[2] And, through the use of something named the Urim and the Tumim, which is placed inside the Breastplate fold, questions or concerns raised on a national level could be answered as accurately, completely and truthfully as the spiritual condition of the Kohen HaGadol at the time could allow (another reason why the High Priest needed to keep himself holy and above reproach).

How the Urim and Tumim worked isn’t completely known or understood in our day. However, our Sages of Blessed Memory have purported that Moshe Rabbenu created it by placing the Ineffable Holy Name and some other letters of the Hebrew alphabet (unknown to us today) on a parchment and placed it within the Breastplate for the Kohen HaGadol to consult when a question of national import was directed to him from the people or tribal leaders. According to the Rambam and to Rashi when the Kohen HaGadol would consult the Urim and Tumim certain letters on the parchment would light up spelling out HaShem’s will on the matter. To our way of thinking in the 21st Century this seems all kinds of strange and mystical mumbo jumbo — but may I quote HaShem —

“Is anything too wondrous for Adonai?” Bereshit (Genesis) 18:14

I think a Supreme Being Who can create this vast, ever expanding universe out of nothing but a word, or Who can cause a 100 year old man and his 99 year old wife to conceive and bear a son that would one day become a nation of millions will have little problem making a few letters light up on a parchment in order to give direction to His people.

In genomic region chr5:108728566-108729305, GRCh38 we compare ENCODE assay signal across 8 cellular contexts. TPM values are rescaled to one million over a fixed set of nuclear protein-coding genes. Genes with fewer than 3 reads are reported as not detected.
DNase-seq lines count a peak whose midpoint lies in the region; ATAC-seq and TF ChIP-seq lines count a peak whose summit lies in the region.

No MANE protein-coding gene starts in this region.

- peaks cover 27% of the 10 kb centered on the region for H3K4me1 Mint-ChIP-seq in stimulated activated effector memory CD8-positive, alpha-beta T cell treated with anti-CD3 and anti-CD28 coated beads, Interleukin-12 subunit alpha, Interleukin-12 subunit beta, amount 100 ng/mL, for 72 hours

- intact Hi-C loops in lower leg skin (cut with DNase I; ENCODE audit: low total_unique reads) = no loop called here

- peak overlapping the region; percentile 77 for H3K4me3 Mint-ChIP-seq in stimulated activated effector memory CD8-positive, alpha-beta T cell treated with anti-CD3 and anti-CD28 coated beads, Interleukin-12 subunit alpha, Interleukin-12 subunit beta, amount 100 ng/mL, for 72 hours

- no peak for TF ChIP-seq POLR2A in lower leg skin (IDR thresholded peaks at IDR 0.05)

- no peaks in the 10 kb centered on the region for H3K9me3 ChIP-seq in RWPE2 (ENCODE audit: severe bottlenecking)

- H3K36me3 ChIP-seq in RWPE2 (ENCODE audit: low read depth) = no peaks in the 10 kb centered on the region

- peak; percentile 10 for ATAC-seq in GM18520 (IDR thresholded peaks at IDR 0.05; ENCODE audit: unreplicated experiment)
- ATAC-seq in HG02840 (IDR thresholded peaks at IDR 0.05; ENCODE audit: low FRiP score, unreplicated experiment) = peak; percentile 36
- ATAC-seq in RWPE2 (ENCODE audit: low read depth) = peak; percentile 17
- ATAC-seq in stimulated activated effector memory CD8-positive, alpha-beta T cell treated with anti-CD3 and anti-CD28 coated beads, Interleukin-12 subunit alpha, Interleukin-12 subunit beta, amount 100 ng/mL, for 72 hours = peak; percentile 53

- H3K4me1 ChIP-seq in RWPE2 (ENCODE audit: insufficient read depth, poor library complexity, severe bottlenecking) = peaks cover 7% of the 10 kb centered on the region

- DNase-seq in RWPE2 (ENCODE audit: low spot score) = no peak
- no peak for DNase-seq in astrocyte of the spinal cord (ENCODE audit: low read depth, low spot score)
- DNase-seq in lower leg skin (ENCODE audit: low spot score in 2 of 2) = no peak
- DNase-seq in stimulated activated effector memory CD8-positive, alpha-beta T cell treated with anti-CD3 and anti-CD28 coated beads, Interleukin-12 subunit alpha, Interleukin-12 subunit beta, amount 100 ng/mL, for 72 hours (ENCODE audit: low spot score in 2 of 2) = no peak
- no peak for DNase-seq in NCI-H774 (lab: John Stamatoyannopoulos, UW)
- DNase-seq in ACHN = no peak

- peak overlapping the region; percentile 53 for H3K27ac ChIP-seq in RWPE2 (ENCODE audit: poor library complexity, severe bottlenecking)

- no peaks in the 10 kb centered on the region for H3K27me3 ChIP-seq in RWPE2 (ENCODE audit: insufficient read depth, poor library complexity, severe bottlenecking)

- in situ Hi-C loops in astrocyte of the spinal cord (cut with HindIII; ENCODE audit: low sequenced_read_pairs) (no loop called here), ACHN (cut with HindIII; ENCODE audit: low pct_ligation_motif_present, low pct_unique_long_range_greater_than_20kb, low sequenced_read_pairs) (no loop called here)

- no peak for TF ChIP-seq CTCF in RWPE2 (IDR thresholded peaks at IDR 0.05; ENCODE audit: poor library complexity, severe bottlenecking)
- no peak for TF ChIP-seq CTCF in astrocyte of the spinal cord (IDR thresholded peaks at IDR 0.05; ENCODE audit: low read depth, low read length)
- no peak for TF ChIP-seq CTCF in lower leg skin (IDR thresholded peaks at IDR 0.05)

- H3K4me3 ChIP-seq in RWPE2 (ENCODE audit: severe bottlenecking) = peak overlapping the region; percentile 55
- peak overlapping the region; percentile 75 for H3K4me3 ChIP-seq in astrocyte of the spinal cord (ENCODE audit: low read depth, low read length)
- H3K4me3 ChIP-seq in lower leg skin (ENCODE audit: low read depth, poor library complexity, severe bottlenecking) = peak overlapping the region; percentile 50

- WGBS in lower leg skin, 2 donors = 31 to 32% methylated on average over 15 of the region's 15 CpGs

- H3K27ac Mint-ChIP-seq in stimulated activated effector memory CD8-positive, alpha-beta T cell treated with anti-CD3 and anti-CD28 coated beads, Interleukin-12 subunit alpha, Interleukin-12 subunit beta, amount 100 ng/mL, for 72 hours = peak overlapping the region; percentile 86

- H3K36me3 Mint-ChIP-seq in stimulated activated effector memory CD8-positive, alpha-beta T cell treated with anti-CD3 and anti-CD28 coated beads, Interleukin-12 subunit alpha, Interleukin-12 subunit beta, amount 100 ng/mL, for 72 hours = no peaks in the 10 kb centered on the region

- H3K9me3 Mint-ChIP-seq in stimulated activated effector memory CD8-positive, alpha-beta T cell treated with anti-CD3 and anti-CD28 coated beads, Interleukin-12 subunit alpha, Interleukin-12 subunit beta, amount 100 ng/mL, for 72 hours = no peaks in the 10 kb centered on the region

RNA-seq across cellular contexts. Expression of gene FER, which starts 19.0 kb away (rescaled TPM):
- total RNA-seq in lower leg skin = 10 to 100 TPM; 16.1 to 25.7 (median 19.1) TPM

In Shofetim (Judges) Chapter One verses one and two it is implicit in the text that the Urim and Tumim were used to know HaShem’s will for which tribe should lead the people into battle. One of the greatest sages and scholars of blessed memory was the Vilna Gaon. According to him the Kohen HaGadol Eli used the Urim and Tumim to determine if Hannah (the future mother of Samuel) was drunk or holy. This point is important because it reveals how even the High Priest can be fallible. He read HaShem’s message all wrong and decided she was a drunkard. Eventually he came around to the truth and gave a blessing to her from HaShem and even though up in age and barren she bore Samuel, the last of the Judges and the prophet used by HaShem to anoint both King Shaul and King David as Israel’s leaders of the new monarchy, ending the rule of the shofetim.

What became of the Breastplate of Judgment, the Urim and Tumim and the Ark of the Covenant with its contents? With the handwriting on the wall — so to speak — King Josiah witnessing the prophecies of Isaiah and Jeremiah unfolding before his eyes had them all removed from Solomon’s Temple and hid them where they remain hidden to this very day awaiting the coming of Mashiach and the Third and final Temple which will remain forever. They will be miraculously located and placed back in their rightful and holy place.

The remainder of Parsha Tetzaveh covers the priestly ordination process, pure olive oil preparation for the Menorah and the construction of the incense altar which stands in front of the curtain separating the HaKodesh (Holy Place) from the Kodesh HaKodeshim (Holy of Holies).

Next week we learn of the very few times it is allowed to take a census of the people of Israel.

Until then — Shabbat Shalom.